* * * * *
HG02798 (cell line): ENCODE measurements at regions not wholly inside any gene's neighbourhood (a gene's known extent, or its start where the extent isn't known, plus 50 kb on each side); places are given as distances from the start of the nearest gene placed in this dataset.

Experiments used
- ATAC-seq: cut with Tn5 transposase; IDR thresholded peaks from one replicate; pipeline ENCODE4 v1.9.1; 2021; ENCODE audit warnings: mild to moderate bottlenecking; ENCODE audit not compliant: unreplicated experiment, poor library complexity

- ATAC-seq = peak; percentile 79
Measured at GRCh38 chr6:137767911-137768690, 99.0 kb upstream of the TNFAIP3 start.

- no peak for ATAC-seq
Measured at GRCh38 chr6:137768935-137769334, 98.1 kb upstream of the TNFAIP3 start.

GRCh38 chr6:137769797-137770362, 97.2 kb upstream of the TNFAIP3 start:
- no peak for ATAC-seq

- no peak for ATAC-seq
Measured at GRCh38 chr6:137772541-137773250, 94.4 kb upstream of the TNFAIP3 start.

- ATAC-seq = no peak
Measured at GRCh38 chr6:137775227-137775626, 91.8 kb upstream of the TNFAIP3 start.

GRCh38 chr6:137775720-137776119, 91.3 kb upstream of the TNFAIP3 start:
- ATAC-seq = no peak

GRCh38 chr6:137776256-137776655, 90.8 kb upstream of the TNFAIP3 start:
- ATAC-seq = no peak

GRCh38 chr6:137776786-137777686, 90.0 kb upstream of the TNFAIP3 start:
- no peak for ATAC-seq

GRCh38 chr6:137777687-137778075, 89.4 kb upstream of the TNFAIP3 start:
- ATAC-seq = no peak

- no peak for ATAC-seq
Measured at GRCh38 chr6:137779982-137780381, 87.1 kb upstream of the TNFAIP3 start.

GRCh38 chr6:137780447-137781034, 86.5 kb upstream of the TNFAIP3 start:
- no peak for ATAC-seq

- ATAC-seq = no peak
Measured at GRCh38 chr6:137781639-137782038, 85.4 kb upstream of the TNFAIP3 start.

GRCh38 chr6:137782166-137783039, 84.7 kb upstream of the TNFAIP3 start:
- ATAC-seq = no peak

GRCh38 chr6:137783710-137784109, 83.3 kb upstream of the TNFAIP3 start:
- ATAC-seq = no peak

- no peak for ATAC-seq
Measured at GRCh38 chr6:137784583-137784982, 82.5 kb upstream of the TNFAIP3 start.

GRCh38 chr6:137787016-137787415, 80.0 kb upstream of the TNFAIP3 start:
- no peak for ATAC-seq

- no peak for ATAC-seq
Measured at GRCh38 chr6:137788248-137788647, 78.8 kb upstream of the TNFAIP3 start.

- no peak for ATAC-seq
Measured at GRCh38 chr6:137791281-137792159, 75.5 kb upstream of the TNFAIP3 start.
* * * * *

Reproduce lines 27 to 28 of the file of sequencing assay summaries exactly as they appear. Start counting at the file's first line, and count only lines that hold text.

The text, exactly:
Measured at GRCh38 chr6:137781639-137782038, 85.4 kb upstream of the TNFAIP3 start.

GRCh38 chr6:137782166-137783039, 84.7 kb upstream of the TNFAIP3 start: